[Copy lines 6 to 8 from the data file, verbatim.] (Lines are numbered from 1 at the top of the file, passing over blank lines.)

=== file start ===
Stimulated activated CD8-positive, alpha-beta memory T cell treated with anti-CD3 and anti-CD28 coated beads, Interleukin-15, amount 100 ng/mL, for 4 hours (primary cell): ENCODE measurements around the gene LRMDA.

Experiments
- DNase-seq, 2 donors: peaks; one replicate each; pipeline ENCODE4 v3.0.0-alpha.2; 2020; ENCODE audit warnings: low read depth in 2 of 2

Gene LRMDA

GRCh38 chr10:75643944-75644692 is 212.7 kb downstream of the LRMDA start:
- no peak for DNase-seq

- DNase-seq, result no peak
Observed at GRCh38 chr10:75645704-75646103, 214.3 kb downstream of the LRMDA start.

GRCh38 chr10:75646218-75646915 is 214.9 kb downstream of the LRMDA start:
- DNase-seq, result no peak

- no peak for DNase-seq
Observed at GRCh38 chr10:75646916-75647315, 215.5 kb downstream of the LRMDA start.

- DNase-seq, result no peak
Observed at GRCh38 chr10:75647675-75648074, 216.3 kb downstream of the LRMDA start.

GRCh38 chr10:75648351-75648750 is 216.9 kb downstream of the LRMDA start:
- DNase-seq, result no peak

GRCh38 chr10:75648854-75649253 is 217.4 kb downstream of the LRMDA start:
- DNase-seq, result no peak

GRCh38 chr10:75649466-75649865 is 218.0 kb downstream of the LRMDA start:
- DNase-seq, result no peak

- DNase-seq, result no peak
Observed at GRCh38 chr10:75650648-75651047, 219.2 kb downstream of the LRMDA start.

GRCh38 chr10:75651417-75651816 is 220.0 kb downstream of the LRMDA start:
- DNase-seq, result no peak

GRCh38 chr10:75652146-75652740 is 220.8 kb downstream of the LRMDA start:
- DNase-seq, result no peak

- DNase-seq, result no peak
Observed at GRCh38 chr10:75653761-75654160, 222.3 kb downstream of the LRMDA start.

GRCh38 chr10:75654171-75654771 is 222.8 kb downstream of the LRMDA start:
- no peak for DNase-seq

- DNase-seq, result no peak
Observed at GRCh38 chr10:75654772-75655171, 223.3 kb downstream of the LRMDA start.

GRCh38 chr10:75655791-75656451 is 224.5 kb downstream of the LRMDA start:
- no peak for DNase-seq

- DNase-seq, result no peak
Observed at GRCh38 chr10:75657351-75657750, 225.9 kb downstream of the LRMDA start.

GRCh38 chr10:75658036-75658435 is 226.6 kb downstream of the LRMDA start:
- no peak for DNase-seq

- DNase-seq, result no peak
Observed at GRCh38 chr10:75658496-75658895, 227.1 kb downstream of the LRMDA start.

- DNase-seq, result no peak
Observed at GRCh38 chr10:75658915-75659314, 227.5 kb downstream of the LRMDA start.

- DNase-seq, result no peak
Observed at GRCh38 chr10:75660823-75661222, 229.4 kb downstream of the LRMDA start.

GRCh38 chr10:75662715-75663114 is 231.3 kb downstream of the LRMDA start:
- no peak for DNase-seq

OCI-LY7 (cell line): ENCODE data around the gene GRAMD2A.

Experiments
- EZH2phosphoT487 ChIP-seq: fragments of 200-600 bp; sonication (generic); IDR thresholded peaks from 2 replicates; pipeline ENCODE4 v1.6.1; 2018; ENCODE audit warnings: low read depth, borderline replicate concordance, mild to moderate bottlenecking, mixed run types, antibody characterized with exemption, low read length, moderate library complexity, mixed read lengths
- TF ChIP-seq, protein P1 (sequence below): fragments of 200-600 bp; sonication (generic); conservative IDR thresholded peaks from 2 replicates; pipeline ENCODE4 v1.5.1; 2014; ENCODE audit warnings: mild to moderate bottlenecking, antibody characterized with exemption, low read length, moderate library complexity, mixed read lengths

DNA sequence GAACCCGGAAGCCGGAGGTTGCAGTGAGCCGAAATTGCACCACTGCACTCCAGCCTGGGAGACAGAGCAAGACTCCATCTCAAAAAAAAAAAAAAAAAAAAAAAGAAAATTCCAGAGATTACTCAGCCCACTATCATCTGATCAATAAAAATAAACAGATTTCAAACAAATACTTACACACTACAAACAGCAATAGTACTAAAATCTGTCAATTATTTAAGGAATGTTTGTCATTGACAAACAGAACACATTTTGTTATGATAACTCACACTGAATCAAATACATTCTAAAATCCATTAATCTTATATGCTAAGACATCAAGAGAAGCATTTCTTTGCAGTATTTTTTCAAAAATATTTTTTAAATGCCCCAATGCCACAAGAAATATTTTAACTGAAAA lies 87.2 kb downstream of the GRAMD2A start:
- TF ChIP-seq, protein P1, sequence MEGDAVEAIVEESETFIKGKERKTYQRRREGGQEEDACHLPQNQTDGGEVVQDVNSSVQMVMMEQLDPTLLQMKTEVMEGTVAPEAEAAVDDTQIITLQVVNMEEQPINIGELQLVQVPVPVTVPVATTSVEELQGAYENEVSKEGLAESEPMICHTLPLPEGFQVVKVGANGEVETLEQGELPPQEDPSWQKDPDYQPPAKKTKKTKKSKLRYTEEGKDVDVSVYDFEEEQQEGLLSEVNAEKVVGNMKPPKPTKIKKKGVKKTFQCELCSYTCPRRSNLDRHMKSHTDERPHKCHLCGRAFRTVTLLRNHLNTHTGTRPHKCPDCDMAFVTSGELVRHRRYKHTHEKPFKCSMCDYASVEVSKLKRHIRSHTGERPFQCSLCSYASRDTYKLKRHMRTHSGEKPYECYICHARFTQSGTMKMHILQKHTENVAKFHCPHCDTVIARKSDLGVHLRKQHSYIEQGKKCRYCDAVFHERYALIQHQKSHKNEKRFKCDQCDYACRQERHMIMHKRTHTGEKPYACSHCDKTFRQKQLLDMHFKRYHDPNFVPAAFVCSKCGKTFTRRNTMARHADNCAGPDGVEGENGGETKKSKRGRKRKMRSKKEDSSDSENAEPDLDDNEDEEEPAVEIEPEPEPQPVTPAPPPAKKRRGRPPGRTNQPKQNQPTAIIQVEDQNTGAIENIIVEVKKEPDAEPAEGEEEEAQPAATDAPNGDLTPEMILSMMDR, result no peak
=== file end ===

- no peak for DNase-seq

- DNase-seq, result no peak
Observed at GRCh38 chr10:75645704-75646103, 214.3 kb downstream of the LRMDA start.